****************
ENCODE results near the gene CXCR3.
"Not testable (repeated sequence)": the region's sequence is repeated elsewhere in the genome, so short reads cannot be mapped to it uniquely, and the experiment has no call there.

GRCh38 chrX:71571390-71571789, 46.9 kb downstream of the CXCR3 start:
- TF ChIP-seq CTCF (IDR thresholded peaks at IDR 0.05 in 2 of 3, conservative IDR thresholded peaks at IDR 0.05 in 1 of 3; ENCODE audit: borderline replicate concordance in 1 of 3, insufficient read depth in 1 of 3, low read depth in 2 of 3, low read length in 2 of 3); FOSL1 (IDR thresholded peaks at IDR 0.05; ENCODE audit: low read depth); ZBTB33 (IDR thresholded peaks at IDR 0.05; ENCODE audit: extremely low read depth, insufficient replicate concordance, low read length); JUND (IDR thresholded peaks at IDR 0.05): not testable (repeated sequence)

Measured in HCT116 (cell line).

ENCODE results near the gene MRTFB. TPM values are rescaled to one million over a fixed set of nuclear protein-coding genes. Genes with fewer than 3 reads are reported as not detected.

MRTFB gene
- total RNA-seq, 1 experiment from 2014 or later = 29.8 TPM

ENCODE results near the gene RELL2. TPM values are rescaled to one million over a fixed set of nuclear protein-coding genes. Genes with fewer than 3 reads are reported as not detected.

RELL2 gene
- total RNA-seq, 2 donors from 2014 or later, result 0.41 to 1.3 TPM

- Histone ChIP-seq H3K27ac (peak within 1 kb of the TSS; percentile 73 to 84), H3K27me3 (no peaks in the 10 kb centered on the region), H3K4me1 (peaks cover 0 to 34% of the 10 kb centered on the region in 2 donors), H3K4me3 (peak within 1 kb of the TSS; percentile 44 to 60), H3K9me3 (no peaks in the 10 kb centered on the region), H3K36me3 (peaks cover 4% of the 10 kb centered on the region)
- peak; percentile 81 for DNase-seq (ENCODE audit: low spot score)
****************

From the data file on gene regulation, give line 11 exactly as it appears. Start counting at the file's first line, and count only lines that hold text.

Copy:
- total RNA-seq, 2 donors from 2014 or later, result 0.41 to 1.3 TPM